In the tiled model approach, the models occupy a square, and are tessellated enough that they can be bent to fit a spline in a vertex shader, and have skirting geometry to fill in any cracks that may arise from T junctions, and also punch down under the ground enough to compensate for the change in topology. This does yield a bit of potential overdraw but by drawing the ground before the roads, early-z optimizations make this a non issue.

With the procedural approach, from the spline data I build a triangle strip following the path like a thick line renderer, then use a simple grammar to describe how far to extrude, how to shape the curbs, how wide to make footpaths etc. The same grammar is also used to populate the sidewalk with street lights etc too.

#4953785 Roads with kerbs

Posted by Digitalfragment on 28 June 2012 - 05:44 PM

A lot of games companies will use a mix of their own hand-written tools and external tools such as Maya/3DSMax.

As far as roads with kerbs go, its nothing hard just time consuming, it boolean-subtracts its x/z shape from the triangles supplied by the terrain-system, and reshapes its y values to follow what the terrain dictates along the edge of the subtracted region.

Don't build everything in Max as one massive mesh. Buildings should be made seperately, along with appropriate lodding models, then introduced into the world via locators so that your game can switch between LODs as needed (And so that you can re-use assets where possible)

With terrain, you can poly-mesh the entire thing and auto generate lods, if you want overhangs etc. Or you can look at voxel modelling the terrain, then generating your poly mesh from that (or even just rendering the voxel mesh if you choose)

#4951185 Seperation of Render and SceneSystem.

Posted by Digitalfragment on 20 June 2012 - 07:34 PM

Here's my question, how do I best link the SceneObject to the DX11Geometry object. Remeber i do want the RenderSystem completet independent of the ScenceObject, so SceneObject dont know what a DX11Geometryobject is..

Create a data bridge type that links a SceneObject to a DX11GeometryObject, SceneObject doesnt know about DX11GeoObject and vice-versa. std::pair<SceneObject*,DX11GeometryObject*> fits well for that. Then you have a process that goes through the pairs and copies the appropriate data across from SceneObject (transforms etc) into your DX11 constant buffers. The object is a two way association, but a 1 way data pipeline.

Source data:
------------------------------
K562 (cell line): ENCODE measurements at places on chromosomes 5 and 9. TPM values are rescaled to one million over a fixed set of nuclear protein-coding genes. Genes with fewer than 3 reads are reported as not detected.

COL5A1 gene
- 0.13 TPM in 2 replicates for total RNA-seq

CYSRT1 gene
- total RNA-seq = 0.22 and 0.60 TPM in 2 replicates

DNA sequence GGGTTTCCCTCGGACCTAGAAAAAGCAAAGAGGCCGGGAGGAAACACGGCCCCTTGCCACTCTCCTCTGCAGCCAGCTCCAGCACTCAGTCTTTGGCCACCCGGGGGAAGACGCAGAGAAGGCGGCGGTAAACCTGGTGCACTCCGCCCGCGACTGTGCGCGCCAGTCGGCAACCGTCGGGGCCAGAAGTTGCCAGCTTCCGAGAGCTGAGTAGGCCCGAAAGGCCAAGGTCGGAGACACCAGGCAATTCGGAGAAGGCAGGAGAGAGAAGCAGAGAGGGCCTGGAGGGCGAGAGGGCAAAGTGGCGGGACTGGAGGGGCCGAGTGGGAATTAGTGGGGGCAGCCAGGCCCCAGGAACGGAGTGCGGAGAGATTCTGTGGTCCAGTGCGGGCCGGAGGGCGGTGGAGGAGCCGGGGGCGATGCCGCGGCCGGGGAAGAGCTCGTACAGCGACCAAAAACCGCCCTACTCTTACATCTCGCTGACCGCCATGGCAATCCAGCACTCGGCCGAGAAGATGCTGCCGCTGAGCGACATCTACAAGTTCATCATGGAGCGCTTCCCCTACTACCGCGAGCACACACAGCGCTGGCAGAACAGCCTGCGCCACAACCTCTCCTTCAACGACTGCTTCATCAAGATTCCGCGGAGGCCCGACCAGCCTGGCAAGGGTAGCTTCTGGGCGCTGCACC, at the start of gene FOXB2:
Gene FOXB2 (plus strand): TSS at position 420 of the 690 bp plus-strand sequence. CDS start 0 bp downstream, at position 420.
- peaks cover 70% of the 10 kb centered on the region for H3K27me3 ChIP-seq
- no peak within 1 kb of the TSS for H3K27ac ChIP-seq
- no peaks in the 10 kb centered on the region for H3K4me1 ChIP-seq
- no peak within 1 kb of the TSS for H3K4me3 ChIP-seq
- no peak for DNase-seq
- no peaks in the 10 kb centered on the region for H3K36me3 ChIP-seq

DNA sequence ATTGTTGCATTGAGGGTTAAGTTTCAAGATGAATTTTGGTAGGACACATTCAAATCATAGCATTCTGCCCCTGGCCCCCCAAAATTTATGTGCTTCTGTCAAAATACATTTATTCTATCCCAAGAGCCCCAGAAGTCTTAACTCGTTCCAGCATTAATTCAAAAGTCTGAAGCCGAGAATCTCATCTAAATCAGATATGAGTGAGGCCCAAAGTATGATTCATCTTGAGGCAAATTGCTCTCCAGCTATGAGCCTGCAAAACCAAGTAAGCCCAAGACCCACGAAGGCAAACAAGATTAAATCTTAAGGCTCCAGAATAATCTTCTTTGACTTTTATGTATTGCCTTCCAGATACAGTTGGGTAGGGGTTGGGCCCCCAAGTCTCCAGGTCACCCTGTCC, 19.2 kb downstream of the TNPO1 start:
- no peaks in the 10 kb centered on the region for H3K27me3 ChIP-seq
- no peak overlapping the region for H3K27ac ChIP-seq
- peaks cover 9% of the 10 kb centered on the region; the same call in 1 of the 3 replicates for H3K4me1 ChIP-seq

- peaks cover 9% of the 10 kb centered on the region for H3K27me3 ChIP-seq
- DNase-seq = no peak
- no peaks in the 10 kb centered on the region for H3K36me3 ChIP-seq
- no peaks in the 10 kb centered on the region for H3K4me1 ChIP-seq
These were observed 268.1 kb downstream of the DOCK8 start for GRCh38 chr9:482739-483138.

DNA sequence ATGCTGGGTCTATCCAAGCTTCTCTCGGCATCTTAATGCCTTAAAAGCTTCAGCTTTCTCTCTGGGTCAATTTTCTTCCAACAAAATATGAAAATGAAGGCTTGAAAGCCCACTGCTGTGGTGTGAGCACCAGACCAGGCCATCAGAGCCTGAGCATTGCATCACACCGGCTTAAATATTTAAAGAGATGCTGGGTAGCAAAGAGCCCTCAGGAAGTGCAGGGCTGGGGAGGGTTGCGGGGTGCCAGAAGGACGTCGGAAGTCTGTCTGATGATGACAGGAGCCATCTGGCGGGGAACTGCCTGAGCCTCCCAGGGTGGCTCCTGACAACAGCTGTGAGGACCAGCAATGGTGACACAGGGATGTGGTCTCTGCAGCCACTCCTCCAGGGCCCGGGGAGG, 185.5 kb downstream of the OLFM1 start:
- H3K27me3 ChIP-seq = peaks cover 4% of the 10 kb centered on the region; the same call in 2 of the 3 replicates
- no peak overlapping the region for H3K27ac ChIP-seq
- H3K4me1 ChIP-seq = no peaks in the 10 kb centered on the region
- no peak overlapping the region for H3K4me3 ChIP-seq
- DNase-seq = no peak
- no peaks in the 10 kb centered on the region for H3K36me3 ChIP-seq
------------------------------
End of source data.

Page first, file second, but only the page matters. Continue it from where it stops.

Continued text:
#4945189 Image stretching issue

Posted by Digitalfragment on 31 May 2012 - 09:33 PM

I'd suggest taking the easiest approach and converting your mouse coordinates to be in the same scale as the screen before resizing.

So, if you have built your UI at say (640,480) but are rendering to a window thats (1024, 768) then convert your mouse x,y like:
((((float)x/1024.0f)*640.0f), (((float)x/768.0f)*480.0f)

#4945168 Problem with road and normalmap

Posted by Digitalfragment on 31 May 2012 - 08:14 PM

That's correct. Most normalmaps represent normals in tangentspace, not in worldspace or objectspace.

For the road, you have already calculated either the tangent or bitangent - that's the extrusion vector from one side of the road to the other.
The other of the 2 is more or less the cross product of that + the up vector.

#4943930 Destructible planetary size terrain : SVO, MC or DC extraction, both ?

Posted by Digitalfragment on 28 May 2012 - 02:25 AM

Noise multi-octave function = OK -> Ray marching it is expensive + applying, storing destruction over an implicit function look like a nightmare.

Use this to generate your not-yet-destroyed object once at load time, not for real time. Ideally, never calculate anything at real time if the output never changes given the same inputs.

So, storing the 3D noise scalar field inside a SVO to stream/page it from disk ? OK, but which node structure is suitable for destroying it ?

Depends on how you want to destroy it.

How to shatter the SVO volume and apply physics on shards, shattering again and again upon gravity collision until shards reach the size of a single voxel ?

To shatter an SVO is just taking a chunk of the voxel nodes out and creating a new SVO out of them. If you are dynamically building SVOs for the shards, they can become infinitely small, so place a threshold in at some point.

How to shatter the SVO volume and apply physics on shards, shattering again and again upon gravity collision Physics over such amount of voxels is obviously too expensive. So should I polygonize with a MC function, blocks of voxels in the shattered area and rasterize triangles out of those blocks rather than try to DVR a whole "dynamic" SVO ?

Atomontage answered me that he don't polygonize at all his atoms... How is he doing physics on a that huge amount of voxels ?!

Heavy use of spatial partitioning will help to avoid running pointless collision detection between things that are far away.